Regulatory burden and economic development
– a research survey
Although most studies indicate a clearly positive relationship between decreased regulatory burden and entrepreneurship/growth, there are large knowledge gaps in the area. Consequently, there is a great need for further empirical tests to establish and ensure the causal relationship. There is also limited data available with regard to the time perspective and most studies are therefore based on country comparisons (cross section) or relatively short data panels.
In summary, the existing empirical studies show that there are major advantages associated with a simplification of the regulatory systems and the regulatory burden that encompasses enterprise. The majority of these empirical studies examined the regulatory burden's impact on the establishment of companies. The results clearly show that greater regulatory burden in connection with establishment leads to fewer new establishments, a connection that appears to be extra clear for high technology sectors with strong growth potential. International empirical research accordingly provides evidence of the theoretical models and theses that illustrate how ineffective regulations affect company resource allocation, productivity and growth. By formulating a theoretical model for company production dynamics and cost function, it becomes possible to study these connections empirically.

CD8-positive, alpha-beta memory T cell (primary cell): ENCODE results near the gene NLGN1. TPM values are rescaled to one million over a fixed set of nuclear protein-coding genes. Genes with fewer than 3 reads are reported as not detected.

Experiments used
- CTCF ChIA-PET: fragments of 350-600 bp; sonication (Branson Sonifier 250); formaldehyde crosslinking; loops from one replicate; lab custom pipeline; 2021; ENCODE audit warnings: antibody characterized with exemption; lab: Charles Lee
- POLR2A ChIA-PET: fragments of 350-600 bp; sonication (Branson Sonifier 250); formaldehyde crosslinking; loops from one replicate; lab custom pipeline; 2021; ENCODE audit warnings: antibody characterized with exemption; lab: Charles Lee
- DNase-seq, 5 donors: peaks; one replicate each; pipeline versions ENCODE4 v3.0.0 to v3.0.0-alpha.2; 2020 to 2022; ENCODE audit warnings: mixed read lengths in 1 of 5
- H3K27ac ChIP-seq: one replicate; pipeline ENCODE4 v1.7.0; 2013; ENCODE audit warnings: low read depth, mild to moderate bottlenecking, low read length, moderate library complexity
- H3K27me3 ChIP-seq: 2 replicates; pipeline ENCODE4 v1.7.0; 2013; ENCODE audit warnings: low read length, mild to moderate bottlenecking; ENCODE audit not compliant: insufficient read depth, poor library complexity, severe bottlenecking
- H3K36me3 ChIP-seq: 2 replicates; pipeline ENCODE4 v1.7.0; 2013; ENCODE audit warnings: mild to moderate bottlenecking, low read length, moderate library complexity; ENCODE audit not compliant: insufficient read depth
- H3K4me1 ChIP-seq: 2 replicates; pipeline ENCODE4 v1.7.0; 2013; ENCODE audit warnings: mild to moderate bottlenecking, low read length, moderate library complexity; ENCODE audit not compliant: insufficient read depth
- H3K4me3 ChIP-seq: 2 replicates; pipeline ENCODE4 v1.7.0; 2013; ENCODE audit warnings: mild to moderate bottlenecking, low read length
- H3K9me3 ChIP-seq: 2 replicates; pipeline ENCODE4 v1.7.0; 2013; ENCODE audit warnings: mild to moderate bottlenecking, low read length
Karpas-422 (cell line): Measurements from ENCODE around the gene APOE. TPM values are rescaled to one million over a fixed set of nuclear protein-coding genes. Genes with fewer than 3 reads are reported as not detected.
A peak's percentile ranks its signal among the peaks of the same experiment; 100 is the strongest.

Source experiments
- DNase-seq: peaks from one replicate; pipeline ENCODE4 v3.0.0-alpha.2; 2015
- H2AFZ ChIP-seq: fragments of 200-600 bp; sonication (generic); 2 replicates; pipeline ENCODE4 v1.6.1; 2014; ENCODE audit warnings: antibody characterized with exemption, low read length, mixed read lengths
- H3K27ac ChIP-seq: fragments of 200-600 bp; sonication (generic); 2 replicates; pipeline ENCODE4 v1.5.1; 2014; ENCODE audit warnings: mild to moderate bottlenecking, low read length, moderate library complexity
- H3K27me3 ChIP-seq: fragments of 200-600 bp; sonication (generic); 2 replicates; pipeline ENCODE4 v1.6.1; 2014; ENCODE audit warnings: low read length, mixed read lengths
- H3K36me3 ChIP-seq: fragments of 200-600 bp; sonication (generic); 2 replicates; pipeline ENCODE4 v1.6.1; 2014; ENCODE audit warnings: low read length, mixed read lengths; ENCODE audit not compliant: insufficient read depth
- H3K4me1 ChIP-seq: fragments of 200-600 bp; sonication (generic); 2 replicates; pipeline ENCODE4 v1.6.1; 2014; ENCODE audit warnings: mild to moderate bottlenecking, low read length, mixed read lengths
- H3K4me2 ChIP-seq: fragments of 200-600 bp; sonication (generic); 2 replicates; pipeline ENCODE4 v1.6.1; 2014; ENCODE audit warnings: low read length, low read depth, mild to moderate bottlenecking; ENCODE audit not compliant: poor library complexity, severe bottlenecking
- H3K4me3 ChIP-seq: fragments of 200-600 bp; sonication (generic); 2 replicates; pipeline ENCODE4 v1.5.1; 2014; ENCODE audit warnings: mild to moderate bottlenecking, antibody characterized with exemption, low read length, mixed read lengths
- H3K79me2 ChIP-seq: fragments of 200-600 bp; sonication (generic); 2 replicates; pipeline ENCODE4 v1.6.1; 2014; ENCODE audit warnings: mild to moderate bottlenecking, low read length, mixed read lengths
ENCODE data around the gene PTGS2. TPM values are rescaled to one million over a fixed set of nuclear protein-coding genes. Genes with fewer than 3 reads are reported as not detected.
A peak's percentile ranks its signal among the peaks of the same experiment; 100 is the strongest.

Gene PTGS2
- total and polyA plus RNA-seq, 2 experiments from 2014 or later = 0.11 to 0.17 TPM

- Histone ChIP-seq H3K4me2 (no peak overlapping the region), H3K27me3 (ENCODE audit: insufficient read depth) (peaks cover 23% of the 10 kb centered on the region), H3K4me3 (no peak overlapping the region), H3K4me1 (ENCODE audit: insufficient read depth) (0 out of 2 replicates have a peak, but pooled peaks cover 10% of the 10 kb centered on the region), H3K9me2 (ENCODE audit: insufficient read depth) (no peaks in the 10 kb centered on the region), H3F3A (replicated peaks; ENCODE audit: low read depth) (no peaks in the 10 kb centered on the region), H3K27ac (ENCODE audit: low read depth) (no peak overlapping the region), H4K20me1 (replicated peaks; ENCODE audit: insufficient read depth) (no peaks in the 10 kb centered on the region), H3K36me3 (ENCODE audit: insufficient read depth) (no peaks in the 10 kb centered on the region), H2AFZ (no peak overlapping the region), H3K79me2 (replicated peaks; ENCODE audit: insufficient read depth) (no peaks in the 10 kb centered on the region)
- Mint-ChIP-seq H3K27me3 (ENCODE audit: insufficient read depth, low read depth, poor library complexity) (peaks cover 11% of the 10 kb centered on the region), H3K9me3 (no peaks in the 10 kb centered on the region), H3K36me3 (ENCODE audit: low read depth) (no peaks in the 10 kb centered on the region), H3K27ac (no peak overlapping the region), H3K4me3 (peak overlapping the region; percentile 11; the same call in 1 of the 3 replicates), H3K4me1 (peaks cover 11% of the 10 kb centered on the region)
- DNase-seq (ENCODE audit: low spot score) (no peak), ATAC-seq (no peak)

There is a need for further studies of both international and Swedish conditions. The knowledge gaps are the largest with regard to the effects of regulations and the regulatory burden on economic and business dynamics. The theoretical framework in this report may be used as a starting point for further analysis. As discussed above, the regulatory burden and “Ease of Doing Business” are very different in various countries. It is therefore desirable to make international comparisons, comparing Sweden with other countries. Consequently, an initial and important step in the further research is to illustrate the areas within which Sweden differs and the consequences that this entails. Such an analysis can then serve as the starting point for discussions on what policy areas are of the most central significance to Swedish conditions.
The international comparisons can utilise statistics and information from several different sources. Usual measures of the scope of regulations associated with establishing and operating businesses come from the World Bank’s “Doing Business” database, the Frasier Institute “Economic freedom of the world” and the International Risk Guide (IRG). Self-employment and the TEA index from the Global Entrepreneurship Monitor (GEM) are used in international research as two alternative proxy variables for entrepreneurship. Both of these measures of entrepreneurship are comparable and are available for multiple countries and over time. In addition to this, there are corporate databases with company-specific information, such as Standard & Poors Compustat Global. This database can be used in international comparisons of how the regulatory burden affects the investment behaviour of companies, etc.